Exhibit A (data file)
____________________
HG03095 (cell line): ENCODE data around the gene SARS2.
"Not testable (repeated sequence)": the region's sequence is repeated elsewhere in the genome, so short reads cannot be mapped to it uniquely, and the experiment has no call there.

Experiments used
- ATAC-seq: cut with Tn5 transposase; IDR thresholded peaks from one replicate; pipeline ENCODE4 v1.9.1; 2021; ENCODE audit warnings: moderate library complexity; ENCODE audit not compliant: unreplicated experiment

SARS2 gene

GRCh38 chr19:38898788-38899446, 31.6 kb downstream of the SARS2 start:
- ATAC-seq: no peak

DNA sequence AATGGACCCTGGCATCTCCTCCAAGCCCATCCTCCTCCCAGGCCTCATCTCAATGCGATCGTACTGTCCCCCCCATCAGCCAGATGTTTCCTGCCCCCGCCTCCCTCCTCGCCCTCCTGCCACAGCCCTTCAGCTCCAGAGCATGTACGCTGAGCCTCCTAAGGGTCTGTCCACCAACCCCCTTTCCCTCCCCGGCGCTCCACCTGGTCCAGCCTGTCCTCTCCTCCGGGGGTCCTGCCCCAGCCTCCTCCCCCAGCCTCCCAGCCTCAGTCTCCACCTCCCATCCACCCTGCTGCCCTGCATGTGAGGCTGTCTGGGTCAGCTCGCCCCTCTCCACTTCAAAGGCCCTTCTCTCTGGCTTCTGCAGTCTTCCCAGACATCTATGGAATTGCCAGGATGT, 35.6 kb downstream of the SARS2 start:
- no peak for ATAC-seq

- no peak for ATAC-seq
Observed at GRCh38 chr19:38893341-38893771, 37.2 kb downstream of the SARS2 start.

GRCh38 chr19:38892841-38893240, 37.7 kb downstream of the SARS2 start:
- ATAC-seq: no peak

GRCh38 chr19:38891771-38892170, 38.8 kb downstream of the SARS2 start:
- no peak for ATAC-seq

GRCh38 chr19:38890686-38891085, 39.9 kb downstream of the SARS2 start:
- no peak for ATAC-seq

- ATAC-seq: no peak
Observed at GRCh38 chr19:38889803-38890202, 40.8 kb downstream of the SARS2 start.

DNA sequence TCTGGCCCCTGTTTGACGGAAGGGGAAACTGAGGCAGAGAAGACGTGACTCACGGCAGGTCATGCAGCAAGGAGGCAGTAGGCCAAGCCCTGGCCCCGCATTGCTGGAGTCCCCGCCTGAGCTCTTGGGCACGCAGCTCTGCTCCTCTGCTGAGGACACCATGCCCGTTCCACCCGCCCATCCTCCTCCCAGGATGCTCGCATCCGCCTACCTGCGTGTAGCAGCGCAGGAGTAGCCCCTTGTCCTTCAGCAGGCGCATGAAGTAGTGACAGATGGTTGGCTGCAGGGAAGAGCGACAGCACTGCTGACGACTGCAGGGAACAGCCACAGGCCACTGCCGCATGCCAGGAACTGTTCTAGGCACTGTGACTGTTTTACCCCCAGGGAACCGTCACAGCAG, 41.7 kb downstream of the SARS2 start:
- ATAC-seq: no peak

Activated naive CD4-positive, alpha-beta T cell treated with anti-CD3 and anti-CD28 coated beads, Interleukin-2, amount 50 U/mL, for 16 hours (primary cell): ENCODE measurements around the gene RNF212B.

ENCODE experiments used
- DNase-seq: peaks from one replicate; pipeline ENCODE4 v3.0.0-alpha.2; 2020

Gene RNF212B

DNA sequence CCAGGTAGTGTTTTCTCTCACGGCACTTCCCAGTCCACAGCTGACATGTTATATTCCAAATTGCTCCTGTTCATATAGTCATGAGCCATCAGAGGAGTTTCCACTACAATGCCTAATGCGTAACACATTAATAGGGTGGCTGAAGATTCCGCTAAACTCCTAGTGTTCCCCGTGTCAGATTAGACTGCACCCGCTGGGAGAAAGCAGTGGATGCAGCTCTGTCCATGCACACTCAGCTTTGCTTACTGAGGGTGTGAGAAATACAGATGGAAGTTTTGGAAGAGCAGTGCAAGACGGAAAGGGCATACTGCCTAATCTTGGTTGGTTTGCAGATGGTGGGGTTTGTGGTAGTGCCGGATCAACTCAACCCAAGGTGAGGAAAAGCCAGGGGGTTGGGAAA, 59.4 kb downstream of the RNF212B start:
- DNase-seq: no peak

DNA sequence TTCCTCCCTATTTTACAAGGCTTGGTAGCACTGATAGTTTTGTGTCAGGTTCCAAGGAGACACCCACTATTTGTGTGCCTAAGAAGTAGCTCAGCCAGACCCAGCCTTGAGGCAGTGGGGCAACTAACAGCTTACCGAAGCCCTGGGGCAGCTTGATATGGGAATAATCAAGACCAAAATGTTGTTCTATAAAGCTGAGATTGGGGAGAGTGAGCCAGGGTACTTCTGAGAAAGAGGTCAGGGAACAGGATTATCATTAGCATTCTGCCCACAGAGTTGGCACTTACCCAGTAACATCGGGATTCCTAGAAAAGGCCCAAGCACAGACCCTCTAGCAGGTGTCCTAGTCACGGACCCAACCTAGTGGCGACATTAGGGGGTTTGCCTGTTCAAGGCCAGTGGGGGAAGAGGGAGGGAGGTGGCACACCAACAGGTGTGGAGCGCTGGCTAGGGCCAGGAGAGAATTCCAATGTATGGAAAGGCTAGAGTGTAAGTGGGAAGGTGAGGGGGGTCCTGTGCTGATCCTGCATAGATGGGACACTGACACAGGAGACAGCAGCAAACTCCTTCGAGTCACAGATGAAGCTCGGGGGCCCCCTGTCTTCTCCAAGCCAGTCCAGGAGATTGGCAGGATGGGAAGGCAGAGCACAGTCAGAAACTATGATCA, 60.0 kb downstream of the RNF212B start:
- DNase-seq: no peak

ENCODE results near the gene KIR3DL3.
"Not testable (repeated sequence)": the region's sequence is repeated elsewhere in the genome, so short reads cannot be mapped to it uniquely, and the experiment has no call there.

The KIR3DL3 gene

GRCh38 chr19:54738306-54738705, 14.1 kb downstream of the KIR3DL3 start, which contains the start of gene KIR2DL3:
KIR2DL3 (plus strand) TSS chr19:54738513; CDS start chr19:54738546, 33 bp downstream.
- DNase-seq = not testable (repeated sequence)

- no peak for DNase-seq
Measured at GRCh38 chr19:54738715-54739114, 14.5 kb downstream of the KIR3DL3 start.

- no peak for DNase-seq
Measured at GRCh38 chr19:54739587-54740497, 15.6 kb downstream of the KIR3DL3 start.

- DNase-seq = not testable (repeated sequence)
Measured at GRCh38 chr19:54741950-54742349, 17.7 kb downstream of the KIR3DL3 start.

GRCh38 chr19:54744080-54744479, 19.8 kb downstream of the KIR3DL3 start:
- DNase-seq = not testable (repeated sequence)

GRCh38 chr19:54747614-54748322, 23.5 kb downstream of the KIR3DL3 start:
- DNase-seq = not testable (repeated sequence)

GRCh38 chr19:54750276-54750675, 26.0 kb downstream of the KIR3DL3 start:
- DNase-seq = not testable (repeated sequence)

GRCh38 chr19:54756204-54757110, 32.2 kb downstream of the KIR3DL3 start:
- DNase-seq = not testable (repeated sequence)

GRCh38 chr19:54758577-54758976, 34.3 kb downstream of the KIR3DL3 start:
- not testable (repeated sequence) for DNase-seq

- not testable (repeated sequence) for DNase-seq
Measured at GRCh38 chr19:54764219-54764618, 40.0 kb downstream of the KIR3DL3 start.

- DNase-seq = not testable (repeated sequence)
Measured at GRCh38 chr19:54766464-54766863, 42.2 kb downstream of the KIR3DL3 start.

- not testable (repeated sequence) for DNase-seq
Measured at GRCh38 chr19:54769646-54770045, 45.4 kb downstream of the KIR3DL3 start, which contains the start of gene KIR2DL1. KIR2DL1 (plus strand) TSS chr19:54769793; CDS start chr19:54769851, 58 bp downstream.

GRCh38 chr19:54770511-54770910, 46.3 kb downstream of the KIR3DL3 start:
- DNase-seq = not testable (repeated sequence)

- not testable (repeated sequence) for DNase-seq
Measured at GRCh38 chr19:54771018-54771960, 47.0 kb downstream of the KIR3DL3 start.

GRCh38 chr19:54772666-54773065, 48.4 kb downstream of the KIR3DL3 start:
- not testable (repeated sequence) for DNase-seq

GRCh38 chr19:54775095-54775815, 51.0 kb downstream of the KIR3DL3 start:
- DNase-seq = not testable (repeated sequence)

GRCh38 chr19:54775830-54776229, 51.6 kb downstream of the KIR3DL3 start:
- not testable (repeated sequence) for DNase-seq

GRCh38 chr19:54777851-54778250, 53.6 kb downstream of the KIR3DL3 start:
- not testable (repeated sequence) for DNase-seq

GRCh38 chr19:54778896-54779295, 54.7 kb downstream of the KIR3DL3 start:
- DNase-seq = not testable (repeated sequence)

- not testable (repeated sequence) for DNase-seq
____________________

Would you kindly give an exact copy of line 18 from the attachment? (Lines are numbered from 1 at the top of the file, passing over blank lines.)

- ATAC-seq: no peak